Austin Paper: Parents Say Military Ignored Dead Son’s Problems

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The family of a Marine found dead in his barracks accuses the military of ignoring his obvious problems and calls for help after returning from two tours of duty in Iraq.

“They wouldn’t give Chad the help he needed,” said the Marine’s father, Eric Oligschlaeger of Round Rock, told the Austin American-Statesman. “But he was wounded, every bit as wounded as someone who lost an arm or leg.”

In May, Cpl. Chad Oligschlaeger was found dead in his room at the Twentynine Palms Marine base. He was 21.

A Marine Corps spokesman, First Lt. Curtis Williamson, said Corps’ policy prohibits commanders from discouraging Marines to seek mental health treatment or failing to treat physical or mental problems.

Williamson said Oligschlaeger’s cause of death can’t be released to the family or public while the case is under investigation. He said the family’s allegations “will be taken very seriously.”

The complaints by Oligschlaeger’s family mirror those of veterans’ advocates, who say that even with more awareness and better treatment for post-traumatic stress disorder, soldiers and Marines don’t always get proper care for mental health problems.

A study published in April by the RAND Corp. found that one-third of service members sent to Iraq or Afghanistan return suffering from severe depression, stress syndrome or brain injuries, and only half who need care seek it.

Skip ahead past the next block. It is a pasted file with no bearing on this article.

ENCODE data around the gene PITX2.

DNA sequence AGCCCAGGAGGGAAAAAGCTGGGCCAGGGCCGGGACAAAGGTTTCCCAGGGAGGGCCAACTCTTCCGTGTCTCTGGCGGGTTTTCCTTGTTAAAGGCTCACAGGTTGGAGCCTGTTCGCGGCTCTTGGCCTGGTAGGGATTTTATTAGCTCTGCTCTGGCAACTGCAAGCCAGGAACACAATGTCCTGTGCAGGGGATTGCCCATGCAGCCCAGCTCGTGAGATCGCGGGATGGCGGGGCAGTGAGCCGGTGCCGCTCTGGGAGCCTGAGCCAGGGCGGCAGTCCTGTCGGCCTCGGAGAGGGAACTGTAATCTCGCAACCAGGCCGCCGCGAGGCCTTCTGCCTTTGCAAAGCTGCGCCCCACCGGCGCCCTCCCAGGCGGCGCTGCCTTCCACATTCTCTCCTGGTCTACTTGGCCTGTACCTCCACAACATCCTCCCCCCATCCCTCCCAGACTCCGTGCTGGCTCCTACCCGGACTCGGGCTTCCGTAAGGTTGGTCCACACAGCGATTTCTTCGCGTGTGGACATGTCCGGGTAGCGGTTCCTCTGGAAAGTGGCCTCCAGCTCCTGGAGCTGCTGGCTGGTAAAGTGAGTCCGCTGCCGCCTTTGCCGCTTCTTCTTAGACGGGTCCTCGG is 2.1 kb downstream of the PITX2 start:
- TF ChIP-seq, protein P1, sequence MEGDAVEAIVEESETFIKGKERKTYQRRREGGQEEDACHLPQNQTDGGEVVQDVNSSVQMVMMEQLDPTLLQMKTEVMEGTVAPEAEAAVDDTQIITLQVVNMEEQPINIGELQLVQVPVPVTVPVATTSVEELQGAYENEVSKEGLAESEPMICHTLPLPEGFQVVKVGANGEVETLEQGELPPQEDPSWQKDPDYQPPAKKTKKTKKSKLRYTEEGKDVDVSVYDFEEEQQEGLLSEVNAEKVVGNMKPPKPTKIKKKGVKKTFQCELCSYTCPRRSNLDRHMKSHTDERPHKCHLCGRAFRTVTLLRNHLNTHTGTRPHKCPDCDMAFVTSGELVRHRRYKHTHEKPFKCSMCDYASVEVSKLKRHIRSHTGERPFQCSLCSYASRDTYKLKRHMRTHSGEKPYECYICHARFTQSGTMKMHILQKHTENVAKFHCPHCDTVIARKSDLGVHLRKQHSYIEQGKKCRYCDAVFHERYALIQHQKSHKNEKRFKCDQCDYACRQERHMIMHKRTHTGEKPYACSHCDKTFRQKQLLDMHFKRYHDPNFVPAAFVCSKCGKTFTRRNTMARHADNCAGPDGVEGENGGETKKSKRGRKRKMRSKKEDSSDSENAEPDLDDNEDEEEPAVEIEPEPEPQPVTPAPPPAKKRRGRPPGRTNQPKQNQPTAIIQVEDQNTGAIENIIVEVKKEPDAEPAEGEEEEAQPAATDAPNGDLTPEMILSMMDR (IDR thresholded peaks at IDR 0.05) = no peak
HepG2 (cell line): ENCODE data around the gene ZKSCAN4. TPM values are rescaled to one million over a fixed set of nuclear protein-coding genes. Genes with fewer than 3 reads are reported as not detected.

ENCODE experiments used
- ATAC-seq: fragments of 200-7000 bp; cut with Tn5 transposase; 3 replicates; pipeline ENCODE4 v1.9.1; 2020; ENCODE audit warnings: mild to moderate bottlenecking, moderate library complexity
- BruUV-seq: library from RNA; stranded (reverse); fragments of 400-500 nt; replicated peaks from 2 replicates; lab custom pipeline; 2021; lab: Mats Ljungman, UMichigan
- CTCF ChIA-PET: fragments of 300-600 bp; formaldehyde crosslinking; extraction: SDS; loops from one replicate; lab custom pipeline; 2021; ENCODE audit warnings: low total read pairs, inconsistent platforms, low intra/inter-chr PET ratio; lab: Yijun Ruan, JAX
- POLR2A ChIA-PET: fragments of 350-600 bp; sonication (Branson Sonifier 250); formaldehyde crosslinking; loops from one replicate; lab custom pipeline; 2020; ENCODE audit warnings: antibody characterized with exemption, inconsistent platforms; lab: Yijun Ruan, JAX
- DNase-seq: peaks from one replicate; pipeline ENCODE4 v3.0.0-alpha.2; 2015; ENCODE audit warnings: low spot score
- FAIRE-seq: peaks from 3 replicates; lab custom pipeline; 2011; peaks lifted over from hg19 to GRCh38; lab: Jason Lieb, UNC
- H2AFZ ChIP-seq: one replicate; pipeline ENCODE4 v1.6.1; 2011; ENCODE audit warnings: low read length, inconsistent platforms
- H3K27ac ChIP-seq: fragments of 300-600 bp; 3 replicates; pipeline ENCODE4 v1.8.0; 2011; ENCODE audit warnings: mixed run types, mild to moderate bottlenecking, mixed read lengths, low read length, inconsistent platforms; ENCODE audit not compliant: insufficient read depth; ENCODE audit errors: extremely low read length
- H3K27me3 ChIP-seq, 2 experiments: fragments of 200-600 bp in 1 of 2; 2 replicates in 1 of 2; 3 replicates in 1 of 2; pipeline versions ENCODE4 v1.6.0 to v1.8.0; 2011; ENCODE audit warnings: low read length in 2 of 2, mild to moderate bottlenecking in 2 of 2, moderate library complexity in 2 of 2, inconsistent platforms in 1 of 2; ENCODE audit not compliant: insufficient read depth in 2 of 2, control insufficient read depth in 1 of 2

Others remain silent, often fearing stigmatization or retribution, and treatment for many of those who ask for it is often minimal, the researches said.

According to family members, Oligschlaeger returned from Iraq haunted by the memory of a fellow Marine wounded by a roadside bomb. Oligschlaeger helped load the Marine into the back of a Humvee, but there was a momentary delay because the stretcher was too wide. When the man died three days later, Oligschlaeger blamed himself, friends told the newspaper in Sunday editions.

Back in the United States, Oligschlaeger began drinking heavily, and told friends a superior accused him of faking symptoms to avoid his next deployment. Later, he told family members the dead Marine was talking to him.

This spring, two years after the nightmares began, Oligschlaeger told his family that doctors had diagnosed him with post-traumatic stress disorder and put him on at least six medicines. The Marines sent him to alcohol rehabilitation and were arranging treatment at a mental health clinic.

But when Oligschlaeger declined to re-enlist, his unit left him unsupervised and with nothing to do for days on end, family and friends told the newspaper. They said he called at all hours and couldn’t remember what medications he had taken.

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